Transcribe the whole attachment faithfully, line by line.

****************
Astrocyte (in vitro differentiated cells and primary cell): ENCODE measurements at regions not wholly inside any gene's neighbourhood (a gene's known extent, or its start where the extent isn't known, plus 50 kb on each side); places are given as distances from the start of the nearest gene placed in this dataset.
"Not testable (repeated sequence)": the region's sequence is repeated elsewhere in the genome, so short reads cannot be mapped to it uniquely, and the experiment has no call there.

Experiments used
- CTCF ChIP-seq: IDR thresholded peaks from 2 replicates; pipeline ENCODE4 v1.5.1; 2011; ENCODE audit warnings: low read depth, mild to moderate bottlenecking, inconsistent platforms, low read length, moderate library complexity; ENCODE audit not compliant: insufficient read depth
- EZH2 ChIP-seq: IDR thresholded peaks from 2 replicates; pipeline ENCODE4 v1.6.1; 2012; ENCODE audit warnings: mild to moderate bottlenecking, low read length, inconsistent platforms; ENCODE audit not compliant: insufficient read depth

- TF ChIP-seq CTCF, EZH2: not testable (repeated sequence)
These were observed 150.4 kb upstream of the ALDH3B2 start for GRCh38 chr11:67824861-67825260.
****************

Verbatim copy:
Astrocyte (in vitro differentiated cells and primary cell): ENCODE measurements at regions not wholly inside any gene's neighbourhood (a gene's known extent, or its start where the extent isn't known, plus 50 kb on each side); places are given as distances from the start of the nearest gene placed in this dataset.
"Not testable (repeated sequence)": the region's sequence is repeated elsewhere in the genome, so short reads cannot be mapped to it uniquely, and the experiment has no call there.

Experiments used
- CTCF ChIP-seq: IDR thresholded peaks from 2 replicates; pipeline ENCODE4 v1.5.1; 2011; ENCODE audit warnings: low read depth, mild to moderate bottlenecking, inconsistent platforms, low read length, moderate library complexity; ENCODE audit not compliant: insufficient read depth
- EZH2 ChIP-seq: IDR thresholded peaks from 2 replicates; pipeline ENCODE4 v1.6.1; 2012; ENCODE audit warnings: mild to moderate bottlenecking, low read length, inconsistent platforms; ENCODE audit not compliant: insufficient read depth

- TF ChIP-seq CTCF, EZH2: not testable (repeated sequence)
These were observed 150.4 kb upstream of the ALDH3B2 start for GRCh38 chr11:67824861-67825260.